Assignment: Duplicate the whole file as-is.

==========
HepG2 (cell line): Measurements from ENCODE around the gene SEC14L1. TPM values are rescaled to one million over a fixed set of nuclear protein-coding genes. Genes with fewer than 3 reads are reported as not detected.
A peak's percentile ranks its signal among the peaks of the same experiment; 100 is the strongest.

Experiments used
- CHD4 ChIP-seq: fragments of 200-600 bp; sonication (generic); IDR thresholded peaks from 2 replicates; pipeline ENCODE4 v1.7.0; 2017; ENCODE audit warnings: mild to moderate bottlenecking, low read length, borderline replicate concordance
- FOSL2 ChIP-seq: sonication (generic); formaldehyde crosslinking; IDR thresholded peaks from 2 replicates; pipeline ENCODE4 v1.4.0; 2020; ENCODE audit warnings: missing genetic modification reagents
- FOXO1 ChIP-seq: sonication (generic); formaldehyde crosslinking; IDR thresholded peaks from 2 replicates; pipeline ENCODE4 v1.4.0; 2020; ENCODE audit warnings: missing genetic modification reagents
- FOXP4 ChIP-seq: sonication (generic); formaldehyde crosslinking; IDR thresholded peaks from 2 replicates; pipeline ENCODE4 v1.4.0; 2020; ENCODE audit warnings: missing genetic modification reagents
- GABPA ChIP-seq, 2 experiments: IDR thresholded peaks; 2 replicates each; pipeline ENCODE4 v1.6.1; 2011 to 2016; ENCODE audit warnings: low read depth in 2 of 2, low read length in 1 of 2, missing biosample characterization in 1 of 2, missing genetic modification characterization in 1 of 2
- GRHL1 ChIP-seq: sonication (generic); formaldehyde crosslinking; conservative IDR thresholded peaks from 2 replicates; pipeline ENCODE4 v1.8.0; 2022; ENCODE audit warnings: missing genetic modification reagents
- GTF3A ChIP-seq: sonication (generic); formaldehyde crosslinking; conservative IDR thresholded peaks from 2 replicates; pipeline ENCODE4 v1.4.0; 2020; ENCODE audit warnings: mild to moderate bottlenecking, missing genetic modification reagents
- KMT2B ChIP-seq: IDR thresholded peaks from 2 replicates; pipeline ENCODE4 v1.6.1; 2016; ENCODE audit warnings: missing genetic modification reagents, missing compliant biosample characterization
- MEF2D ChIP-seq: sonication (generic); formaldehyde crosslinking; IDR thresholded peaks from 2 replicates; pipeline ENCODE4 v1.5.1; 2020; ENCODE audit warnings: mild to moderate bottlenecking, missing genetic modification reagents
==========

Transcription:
HepG2 (cell line): Measurements from ENCODE around the gene SEC14L1. TPM values are rescaled to one million over a fixed set of nuclear protein-coding genes. Genes with fewer than 3 reads are reported as not detected.
A peak's percentile ranks its signal among the peaks of the same experiment; 100 is the strongest.

Experiments used
- CHD4 ChIP-seq: fragments of 200-600 bp; sonication (generic); IDR thresholded peaks from 2 replicates; pipeline ENCODE4 v1.7.0; 2017; ENCODE audit warnings: mild to moderate bottlenecking, low read length, borderline replicate concordance
- FOSL2 ChIP-seq: sonication (generic); formaldehyde crosslinking; IDR thresholded peaks from 2 replicates; pipeline ENCODE4 v1.4.0; 2020; ENCODE audit warnings: missing genetic modification reagents
- FOXO1 ChIP-seq: sonication (generic); formaldehyde crosslinking; IDR thresholded peaks from 2 replicates; pipeline ENCODE4 v1.4.0; 2020; ENCODE audit warnings: missing genetic modification reagents
- FOXP4 ChIP-seq: sonication (generic); formaldehyde crosslinking; IDR thresholded peaks from 2 replicates; pipeline ENCODE4 v1.4.0; 2020; ENCODE audit warnings: missing genetic modification reagents
- GABPA ChIP-seq, 2 experiments: IDR thresholded peaks; 2 replicates each; pipeline ENCODE4 v1.6.1; 2011 to 2016; ENCODE audit warnings: low read depth in 2 of 2, low read length in 1 of 2, missing biosample characterization in 1 of 2, missing genetic modification characterization in 1 of 2
- GRHL1 ChIP-seq: sonication (generic); formaldehyde crosslinking; conservative IDR thresholded peaks from 2 replicates; pipeline ENCODE4 v1.8.0; 2022; ENCODE audit warnings: missing genetic modification reagents
- GTF3A ChIP-seq: sonication (generic); formaldehyde crosslinking; conservative IDR thresholded peaks from 2 replicates; pipeline ENCODE4 v1.4.0; 2020; ENCODE audit warnings: mild to moderate bottlenecking, missing genetic modification reagents
- KMT2B ChIP-seq: IDR thresholded peaks from 2 replicates; pipeline ENCODE4 v1.6.1; 2016; ENCODE audit warnings: missing genetic modification reagents, missing compliant biosample characterization
- MEF2D ChIP-seq: sonication (generic); formaldehyde crosslinking; IDR thresholded peaks from 2 replicates; pipeline ENCODE4 v1.5.1; 2020; ENCODE audit warnings: mild to moderate bottlenecking, missing genetic modification reagents